In fact, sponsored ads on Google and Yahoo lead to pharmacies that sell without prescriptions.
"I'm taking prescription medication so it must be safe, certainly not as dangerous as the drug I get from the guy on the street corner. There's no risk of purity. How can it possibly be bad with the Internet being part of it?,'' Neilsen says.
"It takes denial and rationalization to a whole new level.''
To project reassuring images, online pharmacies gussy up home pages with seals of approval and images of white-coated doctors.
Many claim to be based in Canada, where seniors and others have sought discount drugs for years. But they could be operating out of Eastern Europe, Latin America or Asia.
Some pharmacies hack into college or university computer servers and hijack coveted "edu" tags. Google and Yahoo list Web sites with "edu" tags from academic institutions higher in search results.
For example, a Google search for Xanax recently led to a Web address that started "http://internal.edschool.virginia.edu/..." and was located on the University of Virginia's server.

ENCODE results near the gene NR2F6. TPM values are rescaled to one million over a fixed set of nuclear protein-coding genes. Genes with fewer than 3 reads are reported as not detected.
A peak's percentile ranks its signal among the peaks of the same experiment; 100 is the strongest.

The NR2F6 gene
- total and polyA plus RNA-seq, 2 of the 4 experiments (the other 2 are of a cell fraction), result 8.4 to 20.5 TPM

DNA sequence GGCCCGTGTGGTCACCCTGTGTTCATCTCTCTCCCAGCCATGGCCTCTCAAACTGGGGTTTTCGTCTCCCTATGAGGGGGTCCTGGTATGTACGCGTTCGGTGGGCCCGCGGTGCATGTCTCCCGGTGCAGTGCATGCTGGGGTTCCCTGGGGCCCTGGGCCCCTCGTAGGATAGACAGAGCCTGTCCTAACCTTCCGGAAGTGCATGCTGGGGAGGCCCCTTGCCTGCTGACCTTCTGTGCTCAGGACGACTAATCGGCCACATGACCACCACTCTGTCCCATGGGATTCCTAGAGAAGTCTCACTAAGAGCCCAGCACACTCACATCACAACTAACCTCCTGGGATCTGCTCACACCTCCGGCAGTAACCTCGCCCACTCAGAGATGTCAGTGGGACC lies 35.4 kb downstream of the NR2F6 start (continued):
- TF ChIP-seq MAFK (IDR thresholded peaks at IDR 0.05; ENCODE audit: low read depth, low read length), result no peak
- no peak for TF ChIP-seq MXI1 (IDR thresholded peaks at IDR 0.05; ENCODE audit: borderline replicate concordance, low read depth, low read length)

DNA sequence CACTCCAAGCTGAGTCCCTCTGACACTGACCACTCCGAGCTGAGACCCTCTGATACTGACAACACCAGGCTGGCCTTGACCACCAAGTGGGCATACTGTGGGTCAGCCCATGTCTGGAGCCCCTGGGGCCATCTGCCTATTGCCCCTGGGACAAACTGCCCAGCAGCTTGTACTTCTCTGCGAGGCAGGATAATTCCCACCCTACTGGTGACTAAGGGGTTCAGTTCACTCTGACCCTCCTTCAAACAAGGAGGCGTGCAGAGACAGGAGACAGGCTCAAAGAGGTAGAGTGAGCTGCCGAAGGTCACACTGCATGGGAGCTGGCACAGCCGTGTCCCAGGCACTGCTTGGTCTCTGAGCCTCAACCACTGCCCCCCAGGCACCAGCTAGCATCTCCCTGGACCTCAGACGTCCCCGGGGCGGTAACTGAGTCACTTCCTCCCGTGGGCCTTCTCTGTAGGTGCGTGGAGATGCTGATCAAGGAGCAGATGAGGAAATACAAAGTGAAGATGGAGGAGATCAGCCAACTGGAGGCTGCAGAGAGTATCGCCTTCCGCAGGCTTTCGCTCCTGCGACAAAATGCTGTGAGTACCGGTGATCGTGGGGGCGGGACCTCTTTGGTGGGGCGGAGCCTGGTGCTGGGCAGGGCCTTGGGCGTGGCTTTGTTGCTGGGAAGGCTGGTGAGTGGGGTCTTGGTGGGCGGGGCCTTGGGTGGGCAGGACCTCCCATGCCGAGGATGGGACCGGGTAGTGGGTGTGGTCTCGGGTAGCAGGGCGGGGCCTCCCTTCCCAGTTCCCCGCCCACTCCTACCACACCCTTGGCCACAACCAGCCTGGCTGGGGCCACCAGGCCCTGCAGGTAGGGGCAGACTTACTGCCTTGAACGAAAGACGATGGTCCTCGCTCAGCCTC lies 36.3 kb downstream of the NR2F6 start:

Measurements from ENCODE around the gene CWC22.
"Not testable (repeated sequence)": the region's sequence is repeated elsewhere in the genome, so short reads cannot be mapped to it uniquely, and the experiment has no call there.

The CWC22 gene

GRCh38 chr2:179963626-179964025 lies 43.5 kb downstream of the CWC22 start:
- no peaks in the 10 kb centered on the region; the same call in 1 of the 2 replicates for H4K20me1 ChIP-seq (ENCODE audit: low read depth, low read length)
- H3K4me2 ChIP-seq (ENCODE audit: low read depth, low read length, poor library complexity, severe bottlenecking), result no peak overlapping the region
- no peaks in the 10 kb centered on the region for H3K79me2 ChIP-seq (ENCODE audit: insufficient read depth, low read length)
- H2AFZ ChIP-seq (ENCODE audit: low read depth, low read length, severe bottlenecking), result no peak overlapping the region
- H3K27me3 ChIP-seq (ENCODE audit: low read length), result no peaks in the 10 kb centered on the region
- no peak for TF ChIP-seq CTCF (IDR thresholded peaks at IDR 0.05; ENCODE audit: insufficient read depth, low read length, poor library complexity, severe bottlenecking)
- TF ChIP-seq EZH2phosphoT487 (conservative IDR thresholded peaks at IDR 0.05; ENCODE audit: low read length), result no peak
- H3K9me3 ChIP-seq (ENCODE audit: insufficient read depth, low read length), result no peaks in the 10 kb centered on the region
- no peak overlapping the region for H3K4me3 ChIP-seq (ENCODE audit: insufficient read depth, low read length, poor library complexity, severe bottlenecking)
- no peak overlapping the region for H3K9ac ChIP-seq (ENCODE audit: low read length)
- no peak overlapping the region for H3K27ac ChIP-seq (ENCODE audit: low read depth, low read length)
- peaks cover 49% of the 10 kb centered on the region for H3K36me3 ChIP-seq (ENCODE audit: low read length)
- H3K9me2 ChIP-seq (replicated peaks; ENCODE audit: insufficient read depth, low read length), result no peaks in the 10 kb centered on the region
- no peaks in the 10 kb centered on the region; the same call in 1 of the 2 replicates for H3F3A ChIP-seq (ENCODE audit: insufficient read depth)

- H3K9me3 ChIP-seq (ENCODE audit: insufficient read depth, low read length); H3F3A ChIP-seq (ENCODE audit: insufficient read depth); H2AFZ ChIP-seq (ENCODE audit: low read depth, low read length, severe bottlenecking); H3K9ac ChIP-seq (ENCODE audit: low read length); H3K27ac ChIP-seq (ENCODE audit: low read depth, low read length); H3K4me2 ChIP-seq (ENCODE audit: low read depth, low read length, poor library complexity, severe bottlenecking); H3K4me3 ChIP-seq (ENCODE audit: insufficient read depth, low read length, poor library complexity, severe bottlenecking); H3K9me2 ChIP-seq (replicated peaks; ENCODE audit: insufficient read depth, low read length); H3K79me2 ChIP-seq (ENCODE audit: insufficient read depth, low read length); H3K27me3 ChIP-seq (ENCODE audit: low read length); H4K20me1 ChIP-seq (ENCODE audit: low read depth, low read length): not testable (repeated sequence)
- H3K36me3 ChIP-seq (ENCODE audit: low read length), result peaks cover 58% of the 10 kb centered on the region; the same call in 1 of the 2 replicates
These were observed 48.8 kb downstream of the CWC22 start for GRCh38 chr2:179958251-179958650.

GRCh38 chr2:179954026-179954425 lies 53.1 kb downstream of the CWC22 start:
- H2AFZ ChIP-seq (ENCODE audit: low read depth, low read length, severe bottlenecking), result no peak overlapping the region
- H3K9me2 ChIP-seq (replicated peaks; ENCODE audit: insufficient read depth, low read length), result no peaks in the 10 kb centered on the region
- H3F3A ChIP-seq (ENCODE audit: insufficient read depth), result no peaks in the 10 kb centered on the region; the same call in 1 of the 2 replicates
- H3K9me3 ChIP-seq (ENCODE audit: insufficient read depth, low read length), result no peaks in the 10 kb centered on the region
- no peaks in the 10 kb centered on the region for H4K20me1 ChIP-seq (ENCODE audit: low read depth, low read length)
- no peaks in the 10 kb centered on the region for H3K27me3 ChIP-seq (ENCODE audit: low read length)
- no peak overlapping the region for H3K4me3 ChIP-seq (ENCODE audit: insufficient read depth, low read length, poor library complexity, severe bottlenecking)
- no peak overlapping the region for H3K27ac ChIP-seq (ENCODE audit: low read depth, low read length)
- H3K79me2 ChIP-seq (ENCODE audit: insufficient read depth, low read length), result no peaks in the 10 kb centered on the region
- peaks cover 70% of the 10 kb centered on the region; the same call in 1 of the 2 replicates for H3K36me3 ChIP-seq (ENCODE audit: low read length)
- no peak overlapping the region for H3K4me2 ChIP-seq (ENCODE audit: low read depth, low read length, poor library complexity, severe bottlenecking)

On Yahoo, rogue pharmacies acquired "edu'' tags by piggybacking onto servers at the University of New Orleans, Milliken University in Illinois and Colby Community College in Kansas.
"Hackers are adept at finding vulnerabilities in code and exploiting them,'' says University of Virginia spokeswoman Marian Anderfuren, "and edu sites make an attractive target.''
Virginia removes the bogus addresses from its server as soon as someone calls attention to it, she says.
"No one at the University of Virginia is selling Xanax or Ambien or Viagra.''
The bogus virginia.edu address linked to a Web site that sported the American flag at the top of its home page and an FDA logo, even though it appears to be based in Europe and would not respond to e-mailed questions from the Times.
Buying drugs online without a prescription is "entirely legal,'' the Web site proclaims. "Now, using the power of the Internet, ordering from home is easier than ever.''